A database contains tables, and within those tables is your data.

If we use the query “SHOW TABLES in NewEngland;”, the result is tables for each state in New England:

people_connecticut, people_maine, people_massachusetts, people_newhampshire, people_rhodeisland, and people_vermont.

Finally, you need to find out which fields are in the tables. Fields are the specific pieces of data that you can pull from your database.

For example, if you want to pull someone’s address, the field name may not just be “address” — it may be separated into address_city, address_state, address_zip. To figure this out, use the query “Describe people_massachusetts;”.

This provides a list of all the data you can pull using SQL.

Let’s do a quick review of the hierarchy using our New England example:

  • Our database is NewEngland.
  • Our tables within that database are people_connecticut, people_maine, people_massachusetts, people_newhampshire, people_rhodeisland, and people_vermont.
  • Our fields within the people_massachusetts table include: address_city, address_state, address_zip, hair_color, age, first_name, and last_name.

Now, let’s write some simple SQL queries to pull data from our NewEngland database.

Before we begin, ensure you have a database management application allowing you to pull data from your database. Some options include MySQL or Sequel Pro.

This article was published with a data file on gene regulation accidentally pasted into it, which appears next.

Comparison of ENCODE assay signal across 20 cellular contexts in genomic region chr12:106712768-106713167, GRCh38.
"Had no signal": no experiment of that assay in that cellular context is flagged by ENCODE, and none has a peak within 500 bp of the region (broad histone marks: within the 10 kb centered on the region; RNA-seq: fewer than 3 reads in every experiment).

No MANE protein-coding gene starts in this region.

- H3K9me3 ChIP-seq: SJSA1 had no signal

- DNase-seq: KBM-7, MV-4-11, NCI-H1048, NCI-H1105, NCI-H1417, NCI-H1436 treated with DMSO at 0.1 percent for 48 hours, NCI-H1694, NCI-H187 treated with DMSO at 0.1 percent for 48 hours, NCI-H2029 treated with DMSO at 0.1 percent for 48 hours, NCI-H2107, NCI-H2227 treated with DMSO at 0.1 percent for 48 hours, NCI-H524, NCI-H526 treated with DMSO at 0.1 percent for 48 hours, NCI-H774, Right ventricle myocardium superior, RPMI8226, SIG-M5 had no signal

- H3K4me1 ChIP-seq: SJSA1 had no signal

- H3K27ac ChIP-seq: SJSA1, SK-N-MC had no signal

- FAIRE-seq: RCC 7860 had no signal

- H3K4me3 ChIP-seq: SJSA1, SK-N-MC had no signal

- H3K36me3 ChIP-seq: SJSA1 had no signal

Start by downloading one of these options, then talk to your company’s IT department about how to connect to your database. Your option will depend on your product’s back end, so check with your product team to ensure you select the correct one.

To learn how to write an SQL query, let’s use the following question:

Who are the people with red hair in Massachusetts who were born in 2003?

Using the SELECT command

SELECT chooses the fields that you want displayed in your chart. This is the specific piece of information that you want to pull from your database. In the example above, we want to find the people who fit the rest of the criteria.

Query 1:

SELECT

first_name,

last_name

;

Using the FROM command

FROM pinpoints the table that you want to pull the data from.

In the earlier section, we learned that there were six tables for each of the six states in New England: people_connecticut, people_maine, people_massachusetts, people_newhampshire, people_rhodeisland, and people_vermont.

Because we‘re looking for people in Massachusetts specifically, we’ll pull data from that specific table.

Here is our SQL query:

SELECT

first_name,

last_name

FROM

people_massachusetts

;

Using the WHERE command

WHERE allows you to filter a query to be more specific. In our example, we want to filter our query to include only people with red hair who were born in 2003. Let’s start with the red hair filter.

Query 2:

SELECT

first_name,

last_name

FROM

people_massachusetts

WHERE

hair_color=‘red’

;

hair_color could have been part of your initial SELECT statement if you wanted to look at all of the people in Massachusetts and their hair color. But if you want to filter to see only people with red hair, you can do so with a WHERE statement.

Using the BETWEEN command

Besides equals (=), BETWEEN is another operator you can use for conditional queries. A BETWEEN statement is true for values that fall between the specified minimum and maximum values.

In our case, we can use BETWEEN to pull records from a specific year, like 2003.

Query 3:

SELECT

first_name,

last_name

FROM

people_massachusetts

WHERE

birth_date BETWEEN ‘2003-01-01’ AND ‘2003-12-31’

;

Using the AND command